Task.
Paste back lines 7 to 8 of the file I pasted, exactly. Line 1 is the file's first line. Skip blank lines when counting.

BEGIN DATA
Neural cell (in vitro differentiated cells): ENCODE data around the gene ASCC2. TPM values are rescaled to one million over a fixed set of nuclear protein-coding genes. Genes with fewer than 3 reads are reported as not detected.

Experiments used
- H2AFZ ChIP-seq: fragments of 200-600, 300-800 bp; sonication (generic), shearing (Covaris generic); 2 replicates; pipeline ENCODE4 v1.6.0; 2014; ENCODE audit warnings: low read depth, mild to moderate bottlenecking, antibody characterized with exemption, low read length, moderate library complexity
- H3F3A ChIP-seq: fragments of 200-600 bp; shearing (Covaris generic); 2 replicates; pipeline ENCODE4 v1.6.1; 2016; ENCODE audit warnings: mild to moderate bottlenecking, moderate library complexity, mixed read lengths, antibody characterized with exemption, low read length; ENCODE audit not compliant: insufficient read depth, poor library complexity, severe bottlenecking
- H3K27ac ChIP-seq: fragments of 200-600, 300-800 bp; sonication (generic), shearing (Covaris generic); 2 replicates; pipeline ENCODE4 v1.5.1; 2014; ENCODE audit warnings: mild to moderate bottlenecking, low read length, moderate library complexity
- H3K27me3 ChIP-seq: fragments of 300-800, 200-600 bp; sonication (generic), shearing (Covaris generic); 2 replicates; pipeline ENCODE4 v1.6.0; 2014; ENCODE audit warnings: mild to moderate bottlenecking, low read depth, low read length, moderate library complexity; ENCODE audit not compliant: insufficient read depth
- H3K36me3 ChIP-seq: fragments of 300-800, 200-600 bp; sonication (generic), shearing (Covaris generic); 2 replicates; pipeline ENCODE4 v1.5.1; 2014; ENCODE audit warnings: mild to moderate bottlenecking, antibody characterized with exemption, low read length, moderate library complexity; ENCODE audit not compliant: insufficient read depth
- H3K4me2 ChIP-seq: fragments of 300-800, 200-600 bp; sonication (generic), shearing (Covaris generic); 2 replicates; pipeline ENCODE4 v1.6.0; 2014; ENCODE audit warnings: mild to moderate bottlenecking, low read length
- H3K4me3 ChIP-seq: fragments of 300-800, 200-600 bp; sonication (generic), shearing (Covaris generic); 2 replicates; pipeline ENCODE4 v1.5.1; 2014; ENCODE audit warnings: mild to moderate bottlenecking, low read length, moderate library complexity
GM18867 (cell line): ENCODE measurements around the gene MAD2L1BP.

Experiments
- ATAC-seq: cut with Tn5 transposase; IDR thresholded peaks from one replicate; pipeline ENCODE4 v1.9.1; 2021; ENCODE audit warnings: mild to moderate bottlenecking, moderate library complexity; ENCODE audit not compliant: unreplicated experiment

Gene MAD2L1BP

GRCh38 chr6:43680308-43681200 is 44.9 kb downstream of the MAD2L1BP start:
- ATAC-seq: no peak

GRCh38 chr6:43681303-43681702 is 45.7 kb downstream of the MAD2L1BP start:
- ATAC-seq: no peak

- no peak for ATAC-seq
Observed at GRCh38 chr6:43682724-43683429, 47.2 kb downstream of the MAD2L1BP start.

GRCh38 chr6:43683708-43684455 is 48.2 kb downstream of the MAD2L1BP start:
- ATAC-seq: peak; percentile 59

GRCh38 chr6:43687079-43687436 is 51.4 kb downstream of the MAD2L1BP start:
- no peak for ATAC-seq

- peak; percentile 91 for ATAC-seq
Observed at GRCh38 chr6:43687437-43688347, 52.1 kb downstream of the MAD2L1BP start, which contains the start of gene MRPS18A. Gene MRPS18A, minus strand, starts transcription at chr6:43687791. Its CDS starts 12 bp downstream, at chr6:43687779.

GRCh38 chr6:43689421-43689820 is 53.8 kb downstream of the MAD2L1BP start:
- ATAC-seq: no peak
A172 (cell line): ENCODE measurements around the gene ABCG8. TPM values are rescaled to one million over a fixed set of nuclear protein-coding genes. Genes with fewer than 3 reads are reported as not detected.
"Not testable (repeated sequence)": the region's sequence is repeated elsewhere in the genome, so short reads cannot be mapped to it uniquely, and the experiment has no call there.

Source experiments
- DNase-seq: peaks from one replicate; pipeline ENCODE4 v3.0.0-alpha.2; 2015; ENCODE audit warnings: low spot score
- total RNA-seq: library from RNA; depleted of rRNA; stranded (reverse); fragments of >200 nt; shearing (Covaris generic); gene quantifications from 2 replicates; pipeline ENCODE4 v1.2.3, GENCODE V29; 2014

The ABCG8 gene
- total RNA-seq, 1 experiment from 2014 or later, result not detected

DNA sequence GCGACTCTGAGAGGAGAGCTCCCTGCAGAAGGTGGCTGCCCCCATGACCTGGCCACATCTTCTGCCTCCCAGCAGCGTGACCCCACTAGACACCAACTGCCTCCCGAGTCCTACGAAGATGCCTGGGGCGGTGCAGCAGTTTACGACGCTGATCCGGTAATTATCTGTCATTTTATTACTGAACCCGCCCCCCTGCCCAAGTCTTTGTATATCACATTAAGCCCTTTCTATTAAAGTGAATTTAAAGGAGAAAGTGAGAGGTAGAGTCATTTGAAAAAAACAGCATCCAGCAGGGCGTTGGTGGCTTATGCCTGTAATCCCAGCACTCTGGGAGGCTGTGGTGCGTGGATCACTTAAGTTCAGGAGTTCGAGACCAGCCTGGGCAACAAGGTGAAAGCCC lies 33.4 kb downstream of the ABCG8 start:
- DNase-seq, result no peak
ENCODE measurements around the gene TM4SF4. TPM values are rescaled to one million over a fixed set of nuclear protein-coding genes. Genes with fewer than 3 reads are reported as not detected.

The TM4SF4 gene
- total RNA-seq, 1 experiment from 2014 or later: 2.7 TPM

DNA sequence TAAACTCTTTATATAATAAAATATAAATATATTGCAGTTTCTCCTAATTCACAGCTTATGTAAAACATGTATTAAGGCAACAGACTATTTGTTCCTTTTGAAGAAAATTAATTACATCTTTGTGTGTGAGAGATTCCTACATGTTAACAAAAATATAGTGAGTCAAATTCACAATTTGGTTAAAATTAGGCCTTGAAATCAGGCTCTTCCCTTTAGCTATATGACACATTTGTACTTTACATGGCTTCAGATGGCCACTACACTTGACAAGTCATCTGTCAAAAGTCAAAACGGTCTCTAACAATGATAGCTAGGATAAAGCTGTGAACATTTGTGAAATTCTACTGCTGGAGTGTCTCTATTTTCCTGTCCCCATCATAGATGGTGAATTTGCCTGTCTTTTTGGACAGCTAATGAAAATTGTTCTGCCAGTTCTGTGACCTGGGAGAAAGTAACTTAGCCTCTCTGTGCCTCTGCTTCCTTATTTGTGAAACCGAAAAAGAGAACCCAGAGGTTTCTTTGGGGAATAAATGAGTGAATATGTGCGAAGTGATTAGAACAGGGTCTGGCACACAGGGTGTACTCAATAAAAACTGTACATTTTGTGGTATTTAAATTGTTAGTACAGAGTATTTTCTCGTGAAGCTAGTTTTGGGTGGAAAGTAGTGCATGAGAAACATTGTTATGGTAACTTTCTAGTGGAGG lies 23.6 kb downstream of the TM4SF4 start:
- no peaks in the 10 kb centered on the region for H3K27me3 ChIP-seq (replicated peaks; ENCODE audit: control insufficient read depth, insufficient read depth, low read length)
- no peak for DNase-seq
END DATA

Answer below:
- H3K36me3 ChIP-seq: fragments of 300-800, 200-600 bp; sonication (generic), shearing (Covaris generic); 2 replicates; pipeline ENCODE4 v1.5.1; 2014; ENCODE audit warnings: mild to moderate bottlenecking, antibody characterized with exemption, low read length, moderate library complexity; ENCODE audit not compliant: insufficient read depth
- H3K4me2 ChIP-seq: fragments of 300-800, 200-600 bp; sonication (generic), shearing (Covaris generic); 2 replicates; pipeline ENCODE4 v1.6.0; 2014; ENCODE audit warnings: mild to moderate bottlenecking, low read length